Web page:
M. A. Nowack and R. M. May. Mathematical biology of HIV infections: antigenic variation and diversity threshold. Math. Biosci. 106:1–21 (1991).CrossRefGoogle Scholar
  8. 8.
    M. A. Nowack and R. M. May. Coexistence and competition in HIV infections. J. Theoret. Biol. 159:329–342 (1992).CrossRefGoogle Scholar
  9. 9.
    P. G. Welling. Pharmacokinetics: Processes and Mathematics, American Chemical Society, Washington, DC, 1986, p. 165.Google Scholar
  10. 10.
    A. V. Hill. The possible effects of the aggregation of the molecules of haemoglobin on its dissociation curves. J. Physiol. (London) 40:4–16 (1910).Google Scholar
  11. 11.
    T.-C. Chou and P. Talalay. Quantitative analysis of dose-effect relationships: the combined effects of multiple drugs or enzyme inhibitors. Adv. Enzyme Reg. 22:27–55 (1984).CrossRefGoogle Scholar
  12. 12.
    S. E. Luria and M. Delbrück. Mutations of bacteria from virus sensitivity to virus resistance. Genetics 28:491–511 (1943).PubMedCentralPubMedGoogle Scholar
  13. 13.
    M. Eigen. Viral quasispecies. Sci. Am. 269:42–49 (1993).PubMedCrossRefGoogle Scholar
  14. 14.
    J. M. Coffin. HIV population dynamics in vivo: implications for genetic variation, pathogenesis, and therapy. Science 267:483–489 (1995).PubMedCrossRefGoogle Scholar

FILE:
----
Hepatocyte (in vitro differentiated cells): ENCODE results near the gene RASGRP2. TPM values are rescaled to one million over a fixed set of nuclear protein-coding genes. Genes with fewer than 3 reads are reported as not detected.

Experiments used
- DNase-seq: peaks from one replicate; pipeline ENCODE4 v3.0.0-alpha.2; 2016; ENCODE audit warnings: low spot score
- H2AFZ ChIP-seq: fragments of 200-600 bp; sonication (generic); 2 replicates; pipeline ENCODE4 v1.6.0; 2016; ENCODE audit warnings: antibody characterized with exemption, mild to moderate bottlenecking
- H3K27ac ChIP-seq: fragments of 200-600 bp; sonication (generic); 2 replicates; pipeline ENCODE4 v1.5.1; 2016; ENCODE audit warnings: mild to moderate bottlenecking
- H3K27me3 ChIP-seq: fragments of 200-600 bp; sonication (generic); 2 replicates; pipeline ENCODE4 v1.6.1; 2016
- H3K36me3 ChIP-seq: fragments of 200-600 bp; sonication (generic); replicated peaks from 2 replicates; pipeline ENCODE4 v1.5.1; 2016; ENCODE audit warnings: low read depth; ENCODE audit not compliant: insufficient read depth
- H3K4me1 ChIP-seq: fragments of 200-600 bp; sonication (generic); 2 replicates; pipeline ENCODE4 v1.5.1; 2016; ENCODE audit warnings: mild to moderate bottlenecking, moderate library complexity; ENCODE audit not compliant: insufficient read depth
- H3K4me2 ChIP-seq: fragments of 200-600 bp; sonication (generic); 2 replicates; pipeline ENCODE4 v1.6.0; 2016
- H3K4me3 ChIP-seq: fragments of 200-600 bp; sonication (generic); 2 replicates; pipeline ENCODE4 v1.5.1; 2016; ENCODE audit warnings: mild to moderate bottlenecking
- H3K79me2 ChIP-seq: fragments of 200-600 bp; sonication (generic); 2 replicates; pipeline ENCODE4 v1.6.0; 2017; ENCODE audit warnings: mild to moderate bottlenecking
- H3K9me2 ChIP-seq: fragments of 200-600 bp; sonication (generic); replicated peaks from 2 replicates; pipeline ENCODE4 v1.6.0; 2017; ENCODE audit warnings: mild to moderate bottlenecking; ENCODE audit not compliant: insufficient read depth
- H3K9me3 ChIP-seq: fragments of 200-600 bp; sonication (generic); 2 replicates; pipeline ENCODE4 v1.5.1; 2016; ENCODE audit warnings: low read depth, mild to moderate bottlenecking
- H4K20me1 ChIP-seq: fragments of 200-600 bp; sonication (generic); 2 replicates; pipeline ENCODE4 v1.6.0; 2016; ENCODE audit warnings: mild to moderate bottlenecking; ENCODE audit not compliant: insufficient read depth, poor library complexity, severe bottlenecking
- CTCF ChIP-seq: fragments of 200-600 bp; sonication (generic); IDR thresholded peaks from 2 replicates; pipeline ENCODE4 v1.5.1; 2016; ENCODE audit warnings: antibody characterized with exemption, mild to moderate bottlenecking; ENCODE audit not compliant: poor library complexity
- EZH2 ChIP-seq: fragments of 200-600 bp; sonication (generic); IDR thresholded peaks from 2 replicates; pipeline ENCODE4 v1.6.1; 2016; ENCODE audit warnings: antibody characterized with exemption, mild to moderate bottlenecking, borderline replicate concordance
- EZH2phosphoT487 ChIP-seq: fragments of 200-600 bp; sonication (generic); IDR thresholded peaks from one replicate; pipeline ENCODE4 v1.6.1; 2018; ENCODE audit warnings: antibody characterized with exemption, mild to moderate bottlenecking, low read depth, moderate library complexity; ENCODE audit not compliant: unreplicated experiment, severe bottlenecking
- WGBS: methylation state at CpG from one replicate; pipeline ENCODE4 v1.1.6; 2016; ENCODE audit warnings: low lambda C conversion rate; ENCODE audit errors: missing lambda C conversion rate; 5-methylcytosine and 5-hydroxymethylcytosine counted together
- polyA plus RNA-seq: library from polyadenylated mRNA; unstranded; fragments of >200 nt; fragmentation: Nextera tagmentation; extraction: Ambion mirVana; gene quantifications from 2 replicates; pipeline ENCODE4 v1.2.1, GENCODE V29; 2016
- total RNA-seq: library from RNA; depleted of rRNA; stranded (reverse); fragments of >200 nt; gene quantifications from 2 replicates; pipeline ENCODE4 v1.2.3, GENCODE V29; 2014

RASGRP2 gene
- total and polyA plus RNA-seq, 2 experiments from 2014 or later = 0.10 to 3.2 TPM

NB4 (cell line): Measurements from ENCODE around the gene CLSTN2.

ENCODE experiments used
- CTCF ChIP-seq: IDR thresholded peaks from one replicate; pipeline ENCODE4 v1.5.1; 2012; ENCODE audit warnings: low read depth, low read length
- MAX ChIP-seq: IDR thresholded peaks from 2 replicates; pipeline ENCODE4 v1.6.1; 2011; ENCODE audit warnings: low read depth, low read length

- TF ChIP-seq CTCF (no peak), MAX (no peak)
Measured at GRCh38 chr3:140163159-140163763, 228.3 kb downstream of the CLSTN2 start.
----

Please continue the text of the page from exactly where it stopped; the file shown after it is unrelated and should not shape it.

15. 15.
    W. H. Press, B. P. Flannery, S. A. Teukolsky, and W. T. Vetterling. Numerical Recipes in C: The Art of Scientific Programming, Cambridge University Press, Cambridge, U.K., 1988.Google Scholar
  16. 16.
    B. Shetty, M. B. Kosa, D. A. Khalil, and S. Webber. Preclinical pharmacokinetics and distribution to tissue of AG-1343, an inhibitor of numan immunodeficiency virus type 1 protease. Antimicrob. Agents Chemother. 40:110–114 (1996).PubMedCentralPubMedGoogle Scholar
  17. 17.
    X. Wei, S. K. Ghosh, M. E. Taylor, et al. Viral dynamics in human immunodeficiency type I infection. Nature 373:117–122 (1995).PubMedCrossRefGoogle Scholar
  18. 18.
    D. D. Ho, A. U. Neumann, A. S. Perelson, W. Chen, J. M. Leonard, and M. Markowitz. Rapid turnover of plasma virions and CD4 lymphocytes in HIV-1 infection. Nature 373:123–126 (1995).PubMedCrossRefGoogle Scholar
  19. 19.
    A. N. Phillips. Reduction of HIV concentration during acute infection: independence from a specific immune response. Science 271:497–499 (1996).PubMedCrossRefGoogle Scholar
  20. 20.
    A. K. Patick, H. Mo, M. Markowitz, K. Appelt, B. Wu, L. Musick, V. Kalish, S. Kaldor, S. Reich, D. Ho, and S. Webber. Antiviral and resistance studies of AG1343, an orally bioavailable inhibitor of human immunodeficiency virus protease. Antimicrob. Agents Chemother. 40:292–297 (1996).PubMedCentralPubMedGoogle Scholar
  21. 21.
    J. P. Sommadossi and R. Carlisle. Toxicity of 3′-azido-3′-deoxythymidine and 9-(1,3-dihydroxy-2-propoxymethyl)guanine in normal human hematopoietic progenitor cels in vitro. Antimicrob. Agents Chemother. 31:452–454 (1987).PubMedCentralPubMedCrossRefGoogle Scholar
  22. 22.
    H. E. Skipper, F. M. Schabel, and W. S. Wilcox. Experimental evaluation of potential anticancer agents. XIII. On the criteria and kinetics associated with curability of experimental leukemia. Cancer Chemother. Rep. 35:1–111 (1964).PubMedGoogle Scholar

Copyright information

© Plenum Publishing Corporation 1997

Authors and Affiliations

  • Robert C. Jackson
    • 1
  1. 1.Agouron Pharmaceuticals, Inc.San Diego

Personalised recommendations